After reading a load of good reviews on the first CD of Norwegian Gentle Knife, I have great expectations for the second one. No, I haven't listened to the first (self-titled) album yet. Time is not on my hands, and I have a shipload of music still waiting to enter my ear canal. Pre-reading reviews is not always a good thing. It can leave you with prejudice. At first I was worried about is the massive use of wind instruments. I'm not a fan of horns, trumpets, saxophones and such. Although there are some exceptions, for instance the Cardiacs manage to use them in an excellent way without annoying me. Off course it's strictly personal. Maybe that's one of the reasons I never got into bands like Gentle Giant and Van De Graaf Generator. The name of this band seems to have a link with one of those bands. I hope I can give a fresh insight in this record without having the knowledge of these bands among others.
After a nice instrumental Prelude: Incipit you get thrown into the epic title track of 15+ minutes. The Clock Unwound takes you on a musical journey through prog landscapes that are familiar yet quite unique. This song pulls you right into the seventies sounds and the use of the wide range of instruments is balanced well. The 15+ minutes are over quite fast, it keeps you on the edge of your chair. Fade Away sets in melancholic and leads you in to a bombastic mid-section with nice flute intermezzos which reminds me of the legendary Edge (of Faith). Both of the singers of this eleven (!) piece band match well. Smother is more up tempo and lets you bounce between various types of music styles. I even recognised a bossa nova tempo in it. Funny... Plans Askew is another prog track that shows you the collaboration of the musicians is again well matched. Another nice long track Resignation ends this refreshing but familiar sounding prog journey. The gloomy bass intro leads you to more flutes and saxes, the depressing voice of the speaker lets you know the lyrics are even more depressing. Resigning the life you live is not the most joyous topic you can think of. And so this track gives you a good musical insight of the depression the vocalist serves you and the music completes it. Brilliant!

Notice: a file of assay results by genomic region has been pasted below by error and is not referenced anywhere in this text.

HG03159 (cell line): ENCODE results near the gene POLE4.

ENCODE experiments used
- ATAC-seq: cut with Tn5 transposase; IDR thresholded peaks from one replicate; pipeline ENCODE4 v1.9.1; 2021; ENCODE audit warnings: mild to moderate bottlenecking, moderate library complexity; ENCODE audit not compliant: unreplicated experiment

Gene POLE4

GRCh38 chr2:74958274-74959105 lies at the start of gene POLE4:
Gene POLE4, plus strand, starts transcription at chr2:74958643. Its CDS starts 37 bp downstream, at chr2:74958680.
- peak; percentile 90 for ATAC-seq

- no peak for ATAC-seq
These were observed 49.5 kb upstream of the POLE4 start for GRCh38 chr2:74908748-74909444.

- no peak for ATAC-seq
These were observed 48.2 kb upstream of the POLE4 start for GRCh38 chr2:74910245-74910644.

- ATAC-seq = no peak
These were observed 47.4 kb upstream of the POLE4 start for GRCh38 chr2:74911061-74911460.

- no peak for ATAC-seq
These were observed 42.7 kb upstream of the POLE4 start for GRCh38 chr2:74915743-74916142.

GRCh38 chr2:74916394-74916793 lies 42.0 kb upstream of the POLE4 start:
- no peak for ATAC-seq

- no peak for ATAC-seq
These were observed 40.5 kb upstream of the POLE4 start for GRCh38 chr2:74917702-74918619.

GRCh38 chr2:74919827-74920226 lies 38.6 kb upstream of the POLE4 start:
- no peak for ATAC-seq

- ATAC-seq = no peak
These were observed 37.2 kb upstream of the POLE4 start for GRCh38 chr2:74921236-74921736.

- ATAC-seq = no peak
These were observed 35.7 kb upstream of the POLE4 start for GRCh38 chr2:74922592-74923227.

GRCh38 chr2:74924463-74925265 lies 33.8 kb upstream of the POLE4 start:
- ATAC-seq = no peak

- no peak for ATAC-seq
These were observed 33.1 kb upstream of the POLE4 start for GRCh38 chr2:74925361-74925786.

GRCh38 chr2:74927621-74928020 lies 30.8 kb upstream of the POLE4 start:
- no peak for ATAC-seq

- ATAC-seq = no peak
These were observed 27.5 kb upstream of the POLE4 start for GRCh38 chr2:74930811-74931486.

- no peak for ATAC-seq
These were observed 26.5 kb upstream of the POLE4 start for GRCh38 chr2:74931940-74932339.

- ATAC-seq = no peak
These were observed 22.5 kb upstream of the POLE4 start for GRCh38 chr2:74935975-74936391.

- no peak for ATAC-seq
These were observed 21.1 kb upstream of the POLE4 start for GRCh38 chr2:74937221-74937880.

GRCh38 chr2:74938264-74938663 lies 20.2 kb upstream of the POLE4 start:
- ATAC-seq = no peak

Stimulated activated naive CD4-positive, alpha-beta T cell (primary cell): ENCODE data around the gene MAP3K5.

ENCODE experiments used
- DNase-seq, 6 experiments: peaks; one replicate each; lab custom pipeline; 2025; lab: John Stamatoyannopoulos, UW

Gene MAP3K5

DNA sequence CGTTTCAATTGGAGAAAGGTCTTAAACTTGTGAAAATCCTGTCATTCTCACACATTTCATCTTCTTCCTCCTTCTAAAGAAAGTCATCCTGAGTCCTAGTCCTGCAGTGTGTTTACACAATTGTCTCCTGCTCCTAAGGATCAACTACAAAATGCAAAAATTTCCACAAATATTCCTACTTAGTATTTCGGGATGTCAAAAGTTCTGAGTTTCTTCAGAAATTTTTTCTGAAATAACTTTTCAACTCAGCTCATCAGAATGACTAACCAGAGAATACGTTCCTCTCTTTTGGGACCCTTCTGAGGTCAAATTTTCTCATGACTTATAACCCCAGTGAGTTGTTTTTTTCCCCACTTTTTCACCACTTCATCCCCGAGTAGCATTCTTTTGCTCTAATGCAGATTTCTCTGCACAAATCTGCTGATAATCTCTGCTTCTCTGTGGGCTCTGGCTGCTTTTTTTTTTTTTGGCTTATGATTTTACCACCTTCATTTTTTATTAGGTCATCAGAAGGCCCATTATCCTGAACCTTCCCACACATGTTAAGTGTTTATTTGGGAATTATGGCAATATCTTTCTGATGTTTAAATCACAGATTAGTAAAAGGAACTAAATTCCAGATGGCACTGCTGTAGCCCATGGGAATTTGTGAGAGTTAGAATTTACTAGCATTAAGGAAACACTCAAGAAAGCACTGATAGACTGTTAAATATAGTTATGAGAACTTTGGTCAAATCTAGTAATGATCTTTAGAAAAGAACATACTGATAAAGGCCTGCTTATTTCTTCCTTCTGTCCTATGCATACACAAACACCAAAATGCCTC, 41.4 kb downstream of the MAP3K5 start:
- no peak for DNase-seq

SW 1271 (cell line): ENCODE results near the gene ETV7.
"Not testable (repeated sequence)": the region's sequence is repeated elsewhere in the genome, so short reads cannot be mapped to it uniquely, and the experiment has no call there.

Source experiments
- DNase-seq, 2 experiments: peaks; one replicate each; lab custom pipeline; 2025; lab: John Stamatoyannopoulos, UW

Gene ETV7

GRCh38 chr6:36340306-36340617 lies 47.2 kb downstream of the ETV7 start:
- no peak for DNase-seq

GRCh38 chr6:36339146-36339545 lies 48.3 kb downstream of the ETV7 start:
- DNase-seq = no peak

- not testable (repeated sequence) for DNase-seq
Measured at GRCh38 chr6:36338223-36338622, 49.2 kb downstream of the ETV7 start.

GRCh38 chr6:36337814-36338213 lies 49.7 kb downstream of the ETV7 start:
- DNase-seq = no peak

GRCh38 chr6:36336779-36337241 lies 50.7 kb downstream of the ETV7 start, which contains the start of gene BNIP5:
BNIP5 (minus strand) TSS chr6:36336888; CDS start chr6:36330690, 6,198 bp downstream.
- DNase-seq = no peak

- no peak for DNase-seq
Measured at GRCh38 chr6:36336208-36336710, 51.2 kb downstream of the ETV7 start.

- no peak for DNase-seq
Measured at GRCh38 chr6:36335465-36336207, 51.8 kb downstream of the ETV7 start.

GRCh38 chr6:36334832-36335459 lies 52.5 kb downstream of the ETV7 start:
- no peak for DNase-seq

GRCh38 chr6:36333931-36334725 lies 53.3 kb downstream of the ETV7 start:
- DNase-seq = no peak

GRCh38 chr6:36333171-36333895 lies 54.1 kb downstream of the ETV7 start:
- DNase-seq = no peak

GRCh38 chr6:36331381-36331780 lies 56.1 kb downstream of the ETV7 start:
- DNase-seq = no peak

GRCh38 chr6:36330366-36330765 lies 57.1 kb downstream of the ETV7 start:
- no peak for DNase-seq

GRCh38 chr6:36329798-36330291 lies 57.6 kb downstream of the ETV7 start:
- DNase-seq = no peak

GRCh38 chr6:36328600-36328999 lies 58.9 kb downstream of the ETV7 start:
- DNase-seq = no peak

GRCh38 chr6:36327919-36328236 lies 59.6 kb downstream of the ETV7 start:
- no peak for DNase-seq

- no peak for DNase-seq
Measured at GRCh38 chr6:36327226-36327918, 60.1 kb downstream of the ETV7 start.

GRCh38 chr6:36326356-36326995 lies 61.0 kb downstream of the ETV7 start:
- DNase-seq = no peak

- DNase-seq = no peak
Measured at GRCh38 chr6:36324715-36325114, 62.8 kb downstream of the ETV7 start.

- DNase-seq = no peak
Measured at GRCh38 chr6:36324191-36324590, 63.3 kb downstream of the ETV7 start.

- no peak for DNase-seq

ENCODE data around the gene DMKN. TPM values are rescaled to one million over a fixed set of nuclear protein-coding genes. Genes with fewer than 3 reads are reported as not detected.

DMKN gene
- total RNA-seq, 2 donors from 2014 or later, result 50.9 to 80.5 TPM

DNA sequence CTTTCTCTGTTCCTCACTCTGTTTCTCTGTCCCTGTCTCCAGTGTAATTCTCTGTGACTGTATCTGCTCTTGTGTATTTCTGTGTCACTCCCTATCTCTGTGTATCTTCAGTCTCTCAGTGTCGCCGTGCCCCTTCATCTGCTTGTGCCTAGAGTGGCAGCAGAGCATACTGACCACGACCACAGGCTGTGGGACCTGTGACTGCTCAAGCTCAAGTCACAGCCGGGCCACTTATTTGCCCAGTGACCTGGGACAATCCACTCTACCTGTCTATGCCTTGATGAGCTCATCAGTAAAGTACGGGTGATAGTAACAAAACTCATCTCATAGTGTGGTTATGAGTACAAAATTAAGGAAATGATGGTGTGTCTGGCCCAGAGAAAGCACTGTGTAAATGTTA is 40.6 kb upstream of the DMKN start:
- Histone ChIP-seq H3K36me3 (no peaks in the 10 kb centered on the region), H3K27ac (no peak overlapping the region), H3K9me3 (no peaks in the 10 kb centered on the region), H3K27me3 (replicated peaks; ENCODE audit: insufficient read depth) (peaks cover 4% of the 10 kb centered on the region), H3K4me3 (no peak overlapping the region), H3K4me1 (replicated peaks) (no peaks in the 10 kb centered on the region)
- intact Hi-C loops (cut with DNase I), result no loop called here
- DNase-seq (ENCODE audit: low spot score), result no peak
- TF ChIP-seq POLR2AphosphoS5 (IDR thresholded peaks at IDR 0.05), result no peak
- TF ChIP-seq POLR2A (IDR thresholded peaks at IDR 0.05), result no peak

A great band, which pushed all of my prejudice aside. Not all parts are my cup of tea, but they managed to keep me interested throughout. The excellent balance between the massive use of different instruments amazed me. Not many bands of 10 and more members do it as good as this one. Nice long tracks let these 55+ minutes pass by in a short time.
**** Erik van Os (edited by Tracy van Os van den Abeelen)
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